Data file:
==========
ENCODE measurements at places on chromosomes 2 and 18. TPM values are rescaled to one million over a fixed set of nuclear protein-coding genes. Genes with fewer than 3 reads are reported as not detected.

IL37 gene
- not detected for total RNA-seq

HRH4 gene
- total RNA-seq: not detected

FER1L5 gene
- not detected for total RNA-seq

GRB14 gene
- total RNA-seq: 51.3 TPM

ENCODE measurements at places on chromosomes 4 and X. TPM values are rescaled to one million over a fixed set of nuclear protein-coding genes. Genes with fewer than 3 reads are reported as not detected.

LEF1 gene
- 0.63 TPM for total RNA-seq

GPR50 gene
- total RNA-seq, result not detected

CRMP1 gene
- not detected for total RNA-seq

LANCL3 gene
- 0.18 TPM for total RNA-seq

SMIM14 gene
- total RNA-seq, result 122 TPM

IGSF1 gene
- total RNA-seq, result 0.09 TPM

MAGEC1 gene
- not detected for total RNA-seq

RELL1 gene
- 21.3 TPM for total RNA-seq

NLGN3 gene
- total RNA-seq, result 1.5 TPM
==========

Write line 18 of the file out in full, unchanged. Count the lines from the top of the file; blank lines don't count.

- 0.18 TPM for total RNA-seq